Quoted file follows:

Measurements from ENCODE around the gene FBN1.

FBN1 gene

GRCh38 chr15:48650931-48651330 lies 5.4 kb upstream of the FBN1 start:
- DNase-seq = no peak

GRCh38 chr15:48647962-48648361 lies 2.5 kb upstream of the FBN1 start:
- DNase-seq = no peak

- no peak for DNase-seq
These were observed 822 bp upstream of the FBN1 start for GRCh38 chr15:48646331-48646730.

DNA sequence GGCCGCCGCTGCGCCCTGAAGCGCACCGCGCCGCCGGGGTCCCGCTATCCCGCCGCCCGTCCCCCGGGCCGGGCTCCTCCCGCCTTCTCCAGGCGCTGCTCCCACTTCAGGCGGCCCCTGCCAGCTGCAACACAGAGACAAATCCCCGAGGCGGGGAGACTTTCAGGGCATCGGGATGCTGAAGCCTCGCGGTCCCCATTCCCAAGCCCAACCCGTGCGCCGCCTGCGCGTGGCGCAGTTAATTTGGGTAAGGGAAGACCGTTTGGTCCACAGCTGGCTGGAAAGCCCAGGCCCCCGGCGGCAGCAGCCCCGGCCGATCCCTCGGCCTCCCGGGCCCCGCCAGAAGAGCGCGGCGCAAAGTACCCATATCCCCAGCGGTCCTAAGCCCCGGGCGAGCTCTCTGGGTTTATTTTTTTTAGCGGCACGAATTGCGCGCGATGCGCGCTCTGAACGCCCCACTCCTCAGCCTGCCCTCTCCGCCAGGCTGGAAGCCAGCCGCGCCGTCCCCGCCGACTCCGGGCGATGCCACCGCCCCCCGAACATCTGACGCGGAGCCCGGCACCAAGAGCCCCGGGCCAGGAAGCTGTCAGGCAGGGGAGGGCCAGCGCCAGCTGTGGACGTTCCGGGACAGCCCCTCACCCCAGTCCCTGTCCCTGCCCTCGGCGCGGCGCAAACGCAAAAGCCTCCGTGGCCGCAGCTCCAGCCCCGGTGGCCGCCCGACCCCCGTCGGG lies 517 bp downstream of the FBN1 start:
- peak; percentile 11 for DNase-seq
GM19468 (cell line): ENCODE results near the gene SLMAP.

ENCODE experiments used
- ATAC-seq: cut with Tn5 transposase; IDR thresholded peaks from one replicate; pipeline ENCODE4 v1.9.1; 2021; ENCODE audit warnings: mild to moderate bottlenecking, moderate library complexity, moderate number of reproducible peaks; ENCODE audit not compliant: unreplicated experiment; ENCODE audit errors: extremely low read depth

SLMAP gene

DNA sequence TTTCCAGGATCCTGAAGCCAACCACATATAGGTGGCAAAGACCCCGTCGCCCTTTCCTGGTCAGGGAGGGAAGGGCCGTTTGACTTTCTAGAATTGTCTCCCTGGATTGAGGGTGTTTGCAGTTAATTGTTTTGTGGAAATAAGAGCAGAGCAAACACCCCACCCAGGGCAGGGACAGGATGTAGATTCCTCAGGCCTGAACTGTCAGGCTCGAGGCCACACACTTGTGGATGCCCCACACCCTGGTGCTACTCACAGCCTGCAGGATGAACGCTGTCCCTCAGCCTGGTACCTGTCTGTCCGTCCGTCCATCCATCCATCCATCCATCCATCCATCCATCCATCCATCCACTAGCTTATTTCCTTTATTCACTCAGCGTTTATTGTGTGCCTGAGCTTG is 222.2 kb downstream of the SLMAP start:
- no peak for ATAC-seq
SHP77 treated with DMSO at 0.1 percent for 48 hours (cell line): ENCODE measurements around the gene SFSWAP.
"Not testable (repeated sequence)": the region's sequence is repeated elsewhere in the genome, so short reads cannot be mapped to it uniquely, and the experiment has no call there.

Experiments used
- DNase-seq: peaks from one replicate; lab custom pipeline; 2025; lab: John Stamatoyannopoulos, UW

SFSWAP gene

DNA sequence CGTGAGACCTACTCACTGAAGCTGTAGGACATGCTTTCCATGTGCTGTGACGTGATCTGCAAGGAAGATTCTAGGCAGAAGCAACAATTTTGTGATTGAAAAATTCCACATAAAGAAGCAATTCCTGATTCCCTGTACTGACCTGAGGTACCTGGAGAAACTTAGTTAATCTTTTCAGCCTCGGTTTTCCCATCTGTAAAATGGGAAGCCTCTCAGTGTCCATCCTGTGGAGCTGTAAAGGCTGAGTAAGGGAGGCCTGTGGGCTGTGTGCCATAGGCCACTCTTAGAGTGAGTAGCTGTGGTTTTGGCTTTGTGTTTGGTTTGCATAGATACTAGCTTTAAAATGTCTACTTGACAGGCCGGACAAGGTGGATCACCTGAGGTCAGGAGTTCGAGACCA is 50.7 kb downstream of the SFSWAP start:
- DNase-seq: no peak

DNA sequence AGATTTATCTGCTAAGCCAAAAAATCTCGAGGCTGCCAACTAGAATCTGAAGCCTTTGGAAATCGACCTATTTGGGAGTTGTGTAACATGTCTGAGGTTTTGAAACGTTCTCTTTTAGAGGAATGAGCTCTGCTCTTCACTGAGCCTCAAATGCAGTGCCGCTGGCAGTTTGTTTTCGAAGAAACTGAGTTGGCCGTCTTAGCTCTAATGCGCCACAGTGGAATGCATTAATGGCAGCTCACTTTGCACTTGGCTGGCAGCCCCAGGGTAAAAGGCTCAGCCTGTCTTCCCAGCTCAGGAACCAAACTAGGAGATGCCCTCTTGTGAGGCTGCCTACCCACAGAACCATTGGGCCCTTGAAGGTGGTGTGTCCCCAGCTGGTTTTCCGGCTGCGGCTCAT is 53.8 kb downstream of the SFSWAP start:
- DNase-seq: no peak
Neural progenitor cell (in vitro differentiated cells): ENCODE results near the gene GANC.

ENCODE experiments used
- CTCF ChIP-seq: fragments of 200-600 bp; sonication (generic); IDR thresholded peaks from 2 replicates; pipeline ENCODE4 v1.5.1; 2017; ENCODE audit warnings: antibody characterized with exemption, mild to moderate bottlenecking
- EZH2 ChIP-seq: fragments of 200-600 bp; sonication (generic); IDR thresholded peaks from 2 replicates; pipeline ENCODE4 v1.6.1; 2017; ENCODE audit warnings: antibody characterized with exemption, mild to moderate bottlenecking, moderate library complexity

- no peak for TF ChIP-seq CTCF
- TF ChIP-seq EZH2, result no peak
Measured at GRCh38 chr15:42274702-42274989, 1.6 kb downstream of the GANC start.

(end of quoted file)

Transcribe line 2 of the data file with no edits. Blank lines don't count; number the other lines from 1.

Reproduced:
FBN1 gene